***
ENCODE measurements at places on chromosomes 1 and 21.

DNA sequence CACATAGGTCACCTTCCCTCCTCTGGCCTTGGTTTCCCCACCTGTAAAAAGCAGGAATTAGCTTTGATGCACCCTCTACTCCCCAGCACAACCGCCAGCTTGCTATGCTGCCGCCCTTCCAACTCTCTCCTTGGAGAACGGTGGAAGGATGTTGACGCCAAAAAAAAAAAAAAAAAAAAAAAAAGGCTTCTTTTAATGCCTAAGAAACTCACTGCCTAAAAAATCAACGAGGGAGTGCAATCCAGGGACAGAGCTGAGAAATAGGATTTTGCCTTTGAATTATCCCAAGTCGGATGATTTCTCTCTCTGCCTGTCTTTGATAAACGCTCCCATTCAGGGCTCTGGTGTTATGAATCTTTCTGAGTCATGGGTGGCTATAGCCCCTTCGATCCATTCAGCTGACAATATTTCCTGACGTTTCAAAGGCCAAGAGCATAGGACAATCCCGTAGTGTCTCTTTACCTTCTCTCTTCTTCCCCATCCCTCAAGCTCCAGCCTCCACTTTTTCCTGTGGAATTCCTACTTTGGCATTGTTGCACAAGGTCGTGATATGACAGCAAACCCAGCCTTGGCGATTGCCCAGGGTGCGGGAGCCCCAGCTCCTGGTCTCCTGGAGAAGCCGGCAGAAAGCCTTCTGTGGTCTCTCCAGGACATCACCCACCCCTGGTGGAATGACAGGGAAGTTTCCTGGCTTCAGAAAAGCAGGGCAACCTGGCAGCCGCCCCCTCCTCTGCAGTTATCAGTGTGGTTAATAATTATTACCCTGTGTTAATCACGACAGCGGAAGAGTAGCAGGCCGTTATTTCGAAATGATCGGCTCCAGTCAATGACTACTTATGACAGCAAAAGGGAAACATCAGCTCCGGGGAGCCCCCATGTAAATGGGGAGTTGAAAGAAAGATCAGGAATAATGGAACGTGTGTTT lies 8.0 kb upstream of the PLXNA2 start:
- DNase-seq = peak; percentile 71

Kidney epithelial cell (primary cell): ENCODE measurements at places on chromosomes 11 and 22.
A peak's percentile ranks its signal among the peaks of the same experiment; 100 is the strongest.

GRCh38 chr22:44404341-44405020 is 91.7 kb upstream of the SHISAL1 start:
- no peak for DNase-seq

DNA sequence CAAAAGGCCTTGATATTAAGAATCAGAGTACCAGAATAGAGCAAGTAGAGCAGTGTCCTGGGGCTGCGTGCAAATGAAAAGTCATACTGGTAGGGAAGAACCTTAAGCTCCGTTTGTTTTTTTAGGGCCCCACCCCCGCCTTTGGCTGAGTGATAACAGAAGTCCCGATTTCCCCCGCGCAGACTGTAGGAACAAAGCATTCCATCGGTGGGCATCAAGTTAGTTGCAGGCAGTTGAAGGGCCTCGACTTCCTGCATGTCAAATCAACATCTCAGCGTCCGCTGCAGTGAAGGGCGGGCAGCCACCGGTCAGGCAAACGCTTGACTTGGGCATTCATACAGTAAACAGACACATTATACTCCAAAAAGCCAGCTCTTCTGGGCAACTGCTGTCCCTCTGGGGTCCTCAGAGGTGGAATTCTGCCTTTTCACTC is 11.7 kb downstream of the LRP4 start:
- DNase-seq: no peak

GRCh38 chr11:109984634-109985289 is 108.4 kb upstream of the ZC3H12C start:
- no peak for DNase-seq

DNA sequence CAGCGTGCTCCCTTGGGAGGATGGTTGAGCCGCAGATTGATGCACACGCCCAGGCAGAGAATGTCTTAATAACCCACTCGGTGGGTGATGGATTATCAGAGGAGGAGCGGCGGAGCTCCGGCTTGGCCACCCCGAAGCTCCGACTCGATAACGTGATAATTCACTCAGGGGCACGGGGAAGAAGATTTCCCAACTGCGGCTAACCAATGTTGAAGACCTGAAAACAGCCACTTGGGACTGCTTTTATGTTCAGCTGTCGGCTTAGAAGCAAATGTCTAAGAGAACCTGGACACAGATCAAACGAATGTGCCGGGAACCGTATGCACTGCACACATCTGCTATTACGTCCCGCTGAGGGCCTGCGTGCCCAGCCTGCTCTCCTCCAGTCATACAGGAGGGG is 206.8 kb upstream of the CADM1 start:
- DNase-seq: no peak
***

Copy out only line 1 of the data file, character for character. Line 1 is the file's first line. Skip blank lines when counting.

ENCODE measurements at places on chromosomes 1 and 21.